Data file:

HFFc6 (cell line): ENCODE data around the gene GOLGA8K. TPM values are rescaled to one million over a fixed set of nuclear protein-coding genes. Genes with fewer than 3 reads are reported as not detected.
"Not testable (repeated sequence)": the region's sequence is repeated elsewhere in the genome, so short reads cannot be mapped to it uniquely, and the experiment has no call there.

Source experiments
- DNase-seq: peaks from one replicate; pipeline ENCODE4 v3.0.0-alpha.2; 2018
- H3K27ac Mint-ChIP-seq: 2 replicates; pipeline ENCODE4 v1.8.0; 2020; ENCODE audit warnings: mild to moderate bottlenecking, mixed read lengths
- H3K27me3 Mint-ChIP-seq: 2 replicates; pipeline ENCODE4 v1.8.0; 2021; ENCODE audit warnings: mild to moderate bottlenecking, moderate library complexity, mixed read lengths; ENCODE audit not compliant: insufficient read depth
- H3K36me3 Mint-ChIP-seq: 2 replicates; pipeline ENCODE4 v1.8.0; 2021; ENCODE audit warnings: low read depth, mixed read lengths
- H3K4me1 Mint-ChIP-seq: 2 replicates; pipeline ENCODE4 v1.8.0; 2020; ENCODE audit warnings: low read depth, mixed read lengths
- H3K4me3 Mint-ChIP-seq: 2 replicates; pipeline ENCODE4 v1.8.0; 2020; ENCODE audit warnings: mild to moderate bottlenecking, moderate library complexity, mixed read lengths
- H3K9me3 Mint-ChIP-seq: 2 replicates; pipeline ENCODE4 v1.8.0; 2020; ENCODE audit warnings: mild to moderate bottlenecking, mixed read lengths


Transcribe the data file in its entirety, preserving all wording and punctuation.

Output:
HFFc6 (cell line): ENCODE data around the gene GOLGA8K. TPM values are rescaled to one million over a fixed set of nuclear protein-coding genes. Genes with fewer than 3 reads are reported as not detected.
"Not testable (repeated sequence)": the region's sequence is repeated elsewhere in the genome, so short reads cannot be mapped to it uniquely, and the experiment has no call there.

Source experiments
- DNase-seq: peaks from one replicate; pipeline ENCODE4 v3.0.0-alpha.2; 2018
- H3K27ac Mint-ChIP-seq: 2 replicates; pipeline ENCODE4 v1.8.0; 2020; ENCODE audit warnings: mild to moderate bottlenecking, mixed read lengths
- H3K27me3 Mint-ChIP-seq: 2 replicates; pipeline ENCODE4 v1.8.0; 2021; ENCODE audit warnings: mild to moderate bottlenecking, moderate library complexity, mixed read lengths; ENCODE audit not compliant: insufficient read depth
- H3K36me3 Mint-ChIP-seq: 2 replicates; pipeline ENCODE4 v1.8.0; 2021; ENCODE audit warnings: low read depth, mixed read lengths
- H3K4me1 Mint-ChIP-seq: 2 replicates; pipeline ENCODE4 v1.8.0; 2020; ENCODE audit warnings: low read depth, mixed read lengths
- H3K4me3 Mint-ChIP-seq: 2 replicates; pipeline ENCODE4 v1.8.0; 2020; ENCODE audit warnings: mild to moderate bottlenecking, moderate library complexity, mixed read lengths
- H3K9me3 Mint-ChIP-seq: 2 replicates; pipeline ENCODE4 v1.8.0; 2020; ENCODE audit warnings: mild to moderate bottlenecking, mixed read lengths